“Trojan Horse” first aired May 8, 2007.
What a trainwreck of an episode! But that is not a bad thing for the tangle of the story is intriguing and that is what all drama writers hope for: a plot complex, misshapen, dirty…kind of like real life. “Trojan Horse” is the penultimate episode to the 2006-2007 season and it is going to be interesting to see how the writers resolve this cacophonous dissonance into a final brilliant chordal consonance (be that one that will certainly a cliffhanger).
“Trojan Horse” is two episodes in one. NCIS Director Jenny Shepard (Lauren Holly) is in Paris, attending a security conference and leaves Special Agent Leroy Jethro Gibbs (Mark Harmon) in charge, much to the chagrin of Shepard’s Girl-Friday, NCIS Tech Cynthia Sumner (Stephanie Mello), with whom he spars with, more often than not coming up short. Gibbs’ and Sumner’s two-minute exchange along with his telephone conversation with Shepard are two of the high comedic points of the season. Meanwhile, a dead Yemeni National shows up in a cab at NCIS creating quite a stir at the gate, awakening Gibbs from the bureaucratic slumber as acting director, launching him into action, causing NCIS Medical Examiner Dr. Donald "Ducky" Mallard (David McCallum) to win the office pool on how long it would take Gibbs to return to field work (four days). Special Agent Tony DiNozzo (Michael Weatherly) turns out to be the loser.
First story line: the dead Yemeni National, Hamal Fahan, is a cover to smuggle one Mario Vincetti (Gary Morgan) into the NCIS lab where he could make a pistol exchange in the evidence locker related to a case Forensics Specialist Abby Sciuto (Pauley Perrette) had been working on. This thread seems almost incidental as the plot element is just floating unattached to anything in the episode. The cab arrives with the dead man and the cab driver, Joey Kelly (Michael Patrick) is detained for extended questioning. Meanwhile, Vincetti, hiding beneath a false front bench seat in the cab (how did Abby miss that?) peals away the Velcro cover, subsequently breaking into the elaborately secured evidence storage in Abby’s garage lab (hence, the title “Trojan Horse”). Kelly continues to be questioned and occasionally receives phone calls on his cell (would his cell not been immediately removed from him?). Pretending that these calls are from his wife (some are), the last one is from Vincetti, telling him he is finished with the evidence switch.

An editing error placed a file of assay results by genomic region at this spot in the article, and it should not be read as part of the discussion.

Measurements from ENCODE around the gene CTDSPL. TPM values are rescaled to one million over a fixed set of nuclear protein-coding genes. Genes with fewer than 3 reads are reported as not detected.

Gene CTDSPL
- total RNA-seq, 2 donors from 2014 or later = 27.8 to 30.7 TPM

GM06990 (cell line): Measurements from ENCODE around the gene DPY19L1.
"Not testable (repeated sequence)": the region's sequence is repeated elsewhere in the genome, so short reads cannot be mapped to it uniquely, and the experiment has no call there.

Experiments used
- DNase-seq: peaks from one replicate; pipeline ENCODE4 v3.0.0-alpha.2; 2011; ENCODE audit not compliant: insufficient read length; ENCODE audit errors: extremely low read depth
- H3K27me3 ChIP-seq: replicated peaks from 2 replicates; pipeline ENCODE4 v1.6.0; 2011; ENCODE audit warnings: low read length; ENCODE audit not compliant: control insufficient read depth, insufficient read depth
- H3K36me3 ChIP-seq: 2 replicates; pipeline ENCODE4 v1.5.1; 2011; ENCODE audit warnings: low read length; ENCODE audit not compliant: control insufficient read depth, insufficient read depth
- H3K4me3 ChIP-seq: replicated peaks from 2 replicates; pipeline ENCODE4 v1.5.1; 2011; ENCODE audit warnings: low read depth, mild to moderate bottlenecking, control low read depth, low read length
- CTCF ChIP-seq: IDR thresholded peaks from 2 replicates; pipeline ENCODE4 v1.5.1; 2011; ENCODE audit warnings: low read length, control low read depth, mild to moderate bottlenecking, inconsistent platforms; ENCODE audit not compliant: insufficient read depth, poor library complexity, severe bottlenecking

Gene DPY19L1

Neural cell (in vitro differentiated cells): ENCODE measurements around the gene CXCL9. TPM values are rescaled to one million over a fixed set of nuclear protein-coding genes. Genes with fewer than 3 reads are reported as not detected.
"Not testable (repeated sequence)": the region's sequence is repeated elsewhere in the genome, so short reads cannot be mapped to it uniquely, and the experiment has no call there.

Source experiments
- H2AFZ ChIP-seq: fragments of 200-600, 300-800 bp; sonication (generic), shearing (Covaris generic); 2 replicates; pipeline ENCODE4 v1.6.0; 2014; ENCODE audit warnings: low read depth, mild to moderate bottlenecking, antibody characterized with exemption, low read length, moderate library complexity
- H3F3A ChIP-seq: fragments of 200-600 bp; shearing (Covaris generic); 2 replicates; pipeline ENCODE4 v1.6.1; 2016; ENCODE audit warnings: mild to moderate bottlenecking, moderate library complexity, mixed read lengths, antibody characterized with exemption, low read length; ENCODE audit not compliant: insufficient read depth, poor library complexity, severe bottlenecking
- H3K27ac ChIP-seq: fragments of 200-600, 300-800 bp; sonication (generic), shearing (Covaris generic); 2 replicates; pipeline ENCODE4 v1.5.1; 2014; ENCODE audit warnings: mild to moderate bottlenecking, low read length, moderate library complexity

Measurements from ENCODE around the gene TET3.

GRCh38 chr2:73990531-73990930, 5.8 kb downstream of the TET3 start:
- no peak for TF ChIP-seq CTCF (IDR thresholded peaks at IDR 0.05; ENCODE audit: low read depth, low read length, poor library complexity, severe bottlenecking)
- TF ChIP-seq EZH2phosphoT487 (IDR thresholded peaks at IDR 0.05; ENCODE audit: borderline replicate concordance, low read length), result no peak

But before Vincetti calls Kelly he is almost caught by Abby entering the evidence hold to remove the gun. Abby notes a small piece of foam and picks it up for further inspection. After she has left, Vincetti calls Kelly and returns to the hiding place in the cab. Kelly is released and on his way out when Abby discovers that the foam from the evidence lockup is the same as that from the cab. The cab is stopped at the gate and Vincetti and Kelly attested. The dead Yemeni National, Hamal Fahan, you ask? Oh, yeah …he was killed with saxitotoxin, a marine neurotoxin closely related to tetrodotoxin (known to block sodium channels necessary for neural transmission).
The man tried to obtain a student visa and was turned down and later had his alternate temporary visa extended as he was named an employee of the Yemeni embassy. He was found in the cab with a list of names, his being one. All on the list were dead. This was a red herring to divert NCIS’s attention from the evidence subterfuge. An attaché from the Yemeni embassy even comes to identify the body. The scheme was engineered by a mysterious entity “Scaletti” and his defense team to alter the evidence in his favor at trial. This party had a group of his own experts coming in to repeat Abby’s original ballistics. This part of the plot is painted a bit too thin with literary water color to lend it much validity. This story line should have been better separated expanded for a full episode of its own.
The second story line: the “real” story, occupying only about one-quarter of episode are Director Shepard’s activities in Paris, ostensibly attending a conference. She meets with Trent Kort (David Dayan Fisher), the CIA operative in deep cover with Shepard’s sacred Le Grenouille. He reveals that Le Grenouille is in Nice. In the meantime, Kort supplies Shepard with information on the whereabouts of one Colonel-General Dimitri Borov (Vladimir Skomarovsky), who is currently dying of lung cancer and whom Kort had informed Le Grenouille the Director was seeking earlier in the episode. Shepard flies from Paris to Moscow to see Borov, who had been a rival and friend of Shepard’s father during the Cold War. Okay, a lot is revealed in a short amount of time. Shepard wanted Borov to sign a document stating that he sold arms to Le Grenouille. Borov informs Shepard that it was he and her father who were involved in the affair. Borov and Shepard are discussing her father’s death in 1995, when Borov informs the Director that he had seen her father just three weeks ago.
Dropped in the middle of all of this intrigue is Dr. Jeanne Benoit (Scottie Thompson) calling DiNozzo and informing him that she has found a house for them to buy. DiNozzo is nonplussed as the last time they spoke, they were to get an apartment together. Benoit and a nurse at the hospital (both clad in pink, a touch too cute) discuss Benoit’s decision to drop this bomb on DiNozzo. On the NCIS side, Mossad Agent-on-Loan-to-NCIS Ziva David (Cote de Pablo) coyly (or lamely) drops the viewer’s hints of her feelings for DiNozzo. This relationship is the most confused of the series. Contrary to other opinions, Ziva has something other than Platonic feelings for DiNozzo. This mess of an episode sets us up for the season finale where it will take some magic to resolve even part of those threads that have existed throughout the season, the least of which is the DiNozzo-David connection.
The next episode, “Angel of Death,” will air May 22, 2007.